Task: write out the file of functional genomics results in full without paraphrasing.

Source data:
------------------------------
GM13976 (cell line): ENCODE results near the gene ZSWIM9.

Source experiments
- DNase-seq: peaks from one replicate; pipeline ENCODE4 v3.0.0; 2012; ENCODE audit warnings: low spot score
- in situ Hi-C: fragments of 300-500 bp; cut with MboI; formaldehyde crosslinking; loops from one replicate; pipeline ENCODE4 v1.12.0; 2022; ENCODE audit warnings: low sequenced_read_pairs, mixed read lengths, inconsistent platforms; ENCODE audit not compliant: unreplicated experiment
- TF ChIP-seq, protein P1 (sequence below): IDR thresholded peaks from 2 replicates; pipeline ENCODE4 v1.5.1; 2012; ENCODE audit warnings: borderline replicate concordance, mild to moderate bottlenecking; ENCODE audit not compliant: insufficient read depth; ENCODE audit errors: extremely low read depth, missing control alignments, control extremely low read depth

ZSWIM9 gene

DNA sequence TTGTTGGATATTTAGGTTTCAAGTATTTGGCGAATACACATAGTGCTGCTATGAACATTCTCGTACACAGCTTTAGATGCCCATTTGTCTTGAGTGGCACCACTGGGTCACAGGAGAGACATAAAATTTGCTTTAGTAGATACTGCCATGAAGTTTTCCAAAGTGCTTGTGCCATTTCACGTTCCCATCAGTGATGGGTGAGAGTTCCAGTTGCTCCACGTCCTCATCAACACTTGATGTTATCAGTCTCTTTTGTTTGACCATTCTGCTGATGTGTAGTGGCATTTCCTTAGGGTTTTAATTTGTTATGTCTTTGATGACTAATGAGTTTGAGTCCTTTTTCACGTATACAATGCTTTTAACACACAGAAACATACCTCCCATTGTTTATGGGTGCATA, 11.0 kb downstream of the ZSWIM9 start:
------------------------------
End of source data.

GM13976 (cell line): ENCODE results near the gene ZSWIM9.

Source experiments
- DNase-seq: peaks from one replicate; pipeline ENCODE4 v3.0.0; 2012; ENCODE audit warnings: low spot score
- in situ Hi-C: fragments of 300-500 bp; cut with MboI; formaldehyde crosslinking; loops from one replicate; pipeline ENCODE4 v1.12.0; 2022; ENCODE audit warnings: low sequenced_read_pairs, mixed read lengths, inconsistent platforms; ENCODE audit not compliant: unreplicated experiment
- TF ChIP-seq, protein P1 (sequence below): IDR thresholded peaks from 2 replicates; pipeline ENCODE4 v1.5.1; 2012; ENCODE audit warnings: borderline replicate concordance, mild to moderate bottlenecking; ENCODE audit not compliant: insufficient read depth; ENCODE audit errors: extremely low read depth, missing control alignments, control extremely low read depth

ZSWIM9 gene

DNA sequence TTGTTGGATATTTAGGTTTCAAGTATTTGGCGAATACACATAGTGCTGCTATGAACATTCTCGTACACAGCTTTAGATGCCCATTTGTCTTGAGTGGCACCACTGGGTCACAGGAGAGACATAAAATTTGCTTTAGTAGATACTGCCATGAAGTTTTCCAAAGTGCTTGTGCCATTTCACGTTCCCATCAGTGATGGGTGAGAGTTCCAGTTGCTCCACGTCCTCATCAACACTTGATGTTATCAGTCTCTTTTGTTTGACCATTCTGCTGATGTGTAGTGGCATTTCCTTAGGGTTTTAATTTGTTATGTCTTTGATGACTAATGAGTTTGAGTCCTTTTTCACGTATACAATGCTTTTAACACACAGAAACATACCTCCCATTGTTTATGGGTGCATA, 11.0 kb downstream of the ZSWIM9 start: